D: How did your experience at Intellectual Ventures help prepare you for this spin off?
N: While at Intellectual Ventures (IV) I have been heavily involved in the business development aspects of
bringing a new technology to market. The experience looking for capital, engaging with customers and
working on product strategy will be important to the work we will have to undertake at Kymeta. I also
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have had the opportunity to work with several former technology CTOs. I am hopeful that their insights
will help us to avoid costly mistakes.
D: What advice would you extend to the next generation of students, seeking an entrepreneurial path in a technology field?
N: There are very real opportunities out there for students who want to be entrepreneurial. My advice
would be to start thinking like an entrepreneur as soon as possible. You don’t need to take business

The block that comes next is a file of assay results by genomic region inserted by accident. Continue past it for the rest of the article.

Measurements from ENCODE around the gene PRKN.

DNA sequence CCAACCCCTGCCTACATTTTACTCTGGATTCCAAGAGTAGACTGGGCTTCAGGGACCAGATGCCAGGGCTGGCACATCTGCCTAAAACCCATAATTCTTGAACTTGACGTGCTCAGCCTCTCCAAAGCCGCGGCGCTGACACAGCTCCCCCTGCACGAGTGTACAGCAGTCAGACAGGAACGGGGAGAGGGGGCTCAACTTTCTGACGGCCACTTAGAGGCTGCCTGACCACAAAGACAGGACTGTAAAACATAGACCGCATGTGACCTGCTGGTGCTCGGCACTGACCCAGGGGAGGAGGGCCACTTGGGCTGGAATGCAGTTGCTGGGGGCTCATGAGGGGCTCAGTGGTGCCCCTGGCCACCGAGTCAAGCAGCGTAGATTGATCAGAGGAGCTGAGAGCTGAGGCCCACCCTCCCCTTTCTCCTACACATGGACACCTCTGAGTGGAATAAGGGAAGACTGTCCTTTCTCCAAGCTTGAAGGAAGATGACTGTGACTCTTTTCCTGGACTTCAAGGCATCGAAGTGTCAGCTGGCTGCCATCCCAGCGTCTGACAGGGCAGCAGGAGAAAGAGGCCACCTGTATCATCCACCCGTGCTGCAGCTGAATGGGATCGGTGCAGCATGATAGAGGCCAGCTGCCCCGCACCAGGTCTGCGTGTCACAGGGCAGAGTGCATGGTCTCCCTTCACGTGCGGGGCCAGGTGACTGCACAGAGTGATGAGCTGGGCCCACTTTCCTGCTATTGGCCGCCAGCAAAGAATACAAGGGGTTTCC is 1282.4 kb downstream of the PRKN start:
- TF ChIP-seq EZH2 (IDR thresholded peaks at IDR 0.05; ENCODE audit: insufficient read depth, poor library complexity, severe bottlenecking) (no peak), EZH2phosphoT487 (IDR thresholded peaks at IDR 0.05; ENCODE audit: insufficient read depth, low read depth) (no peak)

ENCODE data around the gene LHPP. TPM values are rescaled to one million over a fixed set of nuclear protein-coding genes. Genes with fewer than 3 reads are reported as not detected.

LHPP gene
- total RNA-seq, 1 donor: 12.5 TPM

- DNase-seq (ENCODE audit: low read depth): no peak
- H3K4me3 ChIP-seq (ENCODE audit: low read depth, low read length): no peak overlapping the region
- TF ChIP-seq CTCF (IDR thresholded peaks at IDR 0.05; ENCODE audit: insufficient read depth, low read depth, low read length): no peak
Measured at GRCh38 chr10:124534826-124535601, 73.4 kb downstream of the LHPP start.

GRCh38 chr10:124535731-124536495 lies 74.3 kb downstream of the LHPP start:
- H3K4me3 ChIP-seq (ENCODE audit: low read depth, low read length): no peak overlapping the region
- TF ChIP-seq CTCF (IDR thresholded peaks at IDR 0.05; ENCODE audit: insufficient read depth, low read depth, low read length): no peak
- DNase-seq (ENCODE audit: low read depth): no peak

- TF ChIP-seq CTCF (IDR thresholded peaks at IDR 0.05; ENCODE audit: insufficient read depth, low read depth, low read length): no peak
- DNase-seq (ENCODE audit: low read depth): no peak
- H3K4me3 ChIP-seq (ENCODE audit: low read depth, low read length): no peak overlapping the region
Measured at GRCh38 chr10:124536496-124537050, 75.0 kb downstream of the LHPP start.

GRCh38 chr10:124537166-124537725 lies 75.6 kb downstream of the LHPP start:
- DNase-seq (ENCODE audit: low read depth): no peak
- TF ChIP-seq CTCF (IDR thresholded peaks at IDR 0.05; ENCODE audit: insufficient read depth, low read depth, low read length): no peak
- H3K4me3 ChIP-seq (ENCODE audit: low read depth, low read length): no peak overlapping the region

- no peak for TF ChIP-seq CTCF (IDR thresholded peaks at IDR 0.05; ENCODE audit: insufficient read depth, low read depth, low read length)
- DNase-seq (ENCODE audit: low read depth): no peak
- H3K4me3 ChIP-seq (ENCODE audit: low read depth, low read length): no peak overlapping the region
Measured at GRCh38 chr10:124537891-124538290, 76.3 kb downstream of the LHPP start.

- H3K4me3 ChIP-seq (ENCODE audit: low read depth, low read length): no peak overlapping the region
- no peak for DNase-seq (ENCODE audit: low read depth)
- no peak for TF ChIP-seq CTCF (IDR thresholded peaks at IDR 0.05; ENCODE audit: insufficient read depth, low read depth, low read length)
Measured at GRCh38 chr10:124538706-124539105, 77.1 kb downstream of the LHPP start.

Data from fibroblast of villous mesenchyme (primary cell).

classes to start thinking critically about how the technology you are working on in graduate school could
become a product or a company.
KYMETA & Metamaterials
About Metamaterials at Intellectual Ventures
For nearly a decade, Intellectual Ventures (IV) has explored the potential of metamaterials – a new class of synthetic materials engineered to have properties not found in nature. For example, metamaterials can manipulate incoming electro-magnetic radiation such as light or radio waves to redirect it in a variety of potentially useful ways. While there are many exotic applications of metamaterials like cloaking devices that could make an object invisible, our current focus is on more practical applications of the technology:
- Satellite user terminals to connect boats, planes, cars and other vehicles to broadband service
- Dynamic cellular base station antennas to expand cell phone service
- Dynamic antennas for home and office wireless routers
- Collision avoidance radar systems for vehicles
- Advanced medical devices for focused surgical procedures
- Imaging systems for non-destructive testing of composite materials
©2012 Kymeta. All rights reserved. Kymeta is a product of Intellectual Ventures